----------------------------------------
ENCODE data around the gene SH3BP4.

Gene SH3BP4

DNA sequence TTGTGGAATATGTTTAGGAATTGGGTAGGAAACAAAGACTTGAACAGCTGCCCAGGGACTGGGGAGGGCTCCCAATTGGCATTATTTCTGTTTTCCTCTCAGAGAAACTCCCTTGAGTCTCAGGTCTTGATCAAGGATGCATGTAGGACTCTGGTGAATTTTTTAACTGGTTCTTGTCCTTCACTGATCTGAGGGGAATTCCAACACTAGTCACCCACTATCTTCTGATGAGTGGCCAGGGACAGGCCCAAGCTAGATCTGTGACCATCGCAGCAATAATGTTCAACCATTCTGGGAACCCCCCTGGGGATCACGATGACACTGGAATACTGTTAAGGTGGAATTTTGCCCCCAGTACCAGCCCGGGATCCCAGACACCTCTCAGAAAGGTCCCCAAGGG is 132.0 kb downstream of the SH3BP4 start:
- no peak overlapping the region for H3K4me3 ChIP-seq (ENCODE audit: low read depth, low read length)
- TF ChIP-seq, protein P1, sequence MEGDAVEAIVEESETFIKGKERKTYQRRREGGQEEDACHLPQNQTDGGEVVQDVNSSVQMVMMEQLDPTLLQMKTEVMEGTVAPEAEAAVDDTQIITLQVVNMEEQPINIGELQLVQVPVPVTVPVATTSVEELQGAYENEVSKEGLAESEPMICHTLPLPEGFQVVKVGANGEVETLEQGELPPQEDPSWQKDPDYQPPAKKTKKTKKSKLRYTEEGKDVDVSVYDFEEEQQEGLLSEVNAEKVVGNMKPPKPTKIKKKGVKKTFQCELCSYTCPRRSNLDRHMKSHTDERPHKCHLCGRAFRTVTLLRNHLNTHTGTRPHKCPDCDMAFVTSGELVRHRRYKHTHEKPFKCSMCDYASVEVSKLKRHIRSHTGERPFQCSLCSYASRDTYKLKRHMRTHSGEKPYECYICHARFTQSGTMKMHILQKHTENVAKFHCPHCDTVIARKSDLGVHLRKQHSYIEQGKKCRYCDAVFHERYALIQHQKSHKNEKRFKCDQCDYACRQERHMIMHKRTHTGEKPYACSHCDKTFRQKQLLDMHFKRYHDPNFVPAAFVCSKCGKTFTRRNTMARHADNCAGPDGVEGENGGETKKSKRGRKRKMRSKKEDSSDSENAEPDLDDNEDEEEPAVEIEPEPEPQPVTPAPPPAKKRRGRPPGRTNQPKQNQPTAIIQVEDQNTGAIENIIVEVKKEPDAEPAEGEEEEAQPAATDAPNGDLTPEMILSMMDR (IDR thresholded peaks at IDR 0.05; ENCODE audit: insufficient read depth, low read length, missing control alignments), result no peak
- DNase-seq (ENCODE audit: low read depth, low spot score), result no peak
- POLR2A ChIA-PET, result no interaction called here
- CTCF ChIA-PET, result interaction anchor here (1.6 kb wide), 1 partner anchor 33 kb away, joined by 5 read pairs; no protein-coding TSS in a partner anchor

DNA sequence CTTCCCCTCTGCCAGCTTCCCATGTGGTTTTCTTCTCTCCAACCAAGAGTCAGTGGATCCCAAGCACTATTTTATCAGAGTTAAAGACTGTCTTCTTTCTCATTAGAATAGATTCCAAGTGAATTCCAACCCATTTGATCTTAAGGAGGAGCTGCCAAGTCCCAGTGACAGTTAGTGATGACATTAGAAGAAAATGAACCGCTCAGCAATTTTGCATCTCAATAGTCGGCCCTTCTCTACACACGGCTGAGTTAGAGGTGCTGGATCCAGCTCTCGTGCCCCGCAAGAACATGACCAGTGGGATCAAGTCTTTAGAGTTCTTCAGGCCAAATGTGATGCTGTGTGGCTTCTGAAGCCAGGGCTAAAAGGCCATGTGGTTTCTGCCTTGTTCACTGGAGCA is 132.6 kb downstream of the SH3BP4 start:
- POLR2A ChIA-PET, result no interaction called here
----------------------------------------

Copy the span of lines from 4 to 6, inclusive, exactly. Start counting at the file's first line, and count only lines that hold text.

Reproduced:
- no peak overlapping the region for H3K4me3 ChIP-seq (ENCODE audit: low read depth, low read length)
- TF ChIP-seq, protein P1, sequence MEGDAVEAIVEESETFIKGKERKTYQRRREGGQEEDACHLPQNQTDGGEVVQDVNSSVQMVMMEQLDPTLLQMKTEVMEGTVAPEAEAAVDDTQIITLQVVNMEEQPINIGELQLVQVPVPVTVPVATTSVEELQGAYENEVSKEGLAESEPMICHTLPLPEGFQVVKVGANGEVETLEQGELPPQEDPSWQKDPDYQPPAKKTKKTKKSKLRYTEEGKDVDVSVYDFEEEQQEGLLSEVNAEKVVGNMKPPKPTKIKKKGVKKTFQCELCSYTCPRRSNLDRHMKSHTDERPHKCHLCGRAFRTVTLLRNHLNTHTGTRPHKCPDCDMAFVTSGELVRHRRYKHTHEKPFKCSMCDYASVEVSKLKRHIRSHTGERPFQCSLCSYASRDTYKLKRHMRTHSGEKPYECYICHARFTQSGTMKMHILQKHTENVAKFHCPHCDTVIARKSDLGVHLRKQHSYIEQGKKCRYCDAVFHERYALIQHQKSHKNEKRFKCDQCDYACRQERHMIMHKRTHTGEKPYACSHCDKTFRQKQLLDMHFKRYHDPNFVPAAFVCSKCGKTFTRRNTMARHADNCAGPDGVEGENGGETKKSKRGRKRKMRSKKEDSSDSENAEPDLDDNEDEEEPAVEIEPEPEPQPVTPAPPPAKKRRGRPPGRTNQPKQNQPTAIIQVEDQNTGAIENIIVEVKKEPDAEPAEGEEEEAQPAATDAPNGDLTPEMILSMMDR (IDR thresholded peaks at IDR 0.05; ENCODE audit: insufficient read depth, low read length, missing control alignments), result no peak
- DNase-seq (ENCODE audit: low read depth, low spot score), result no peak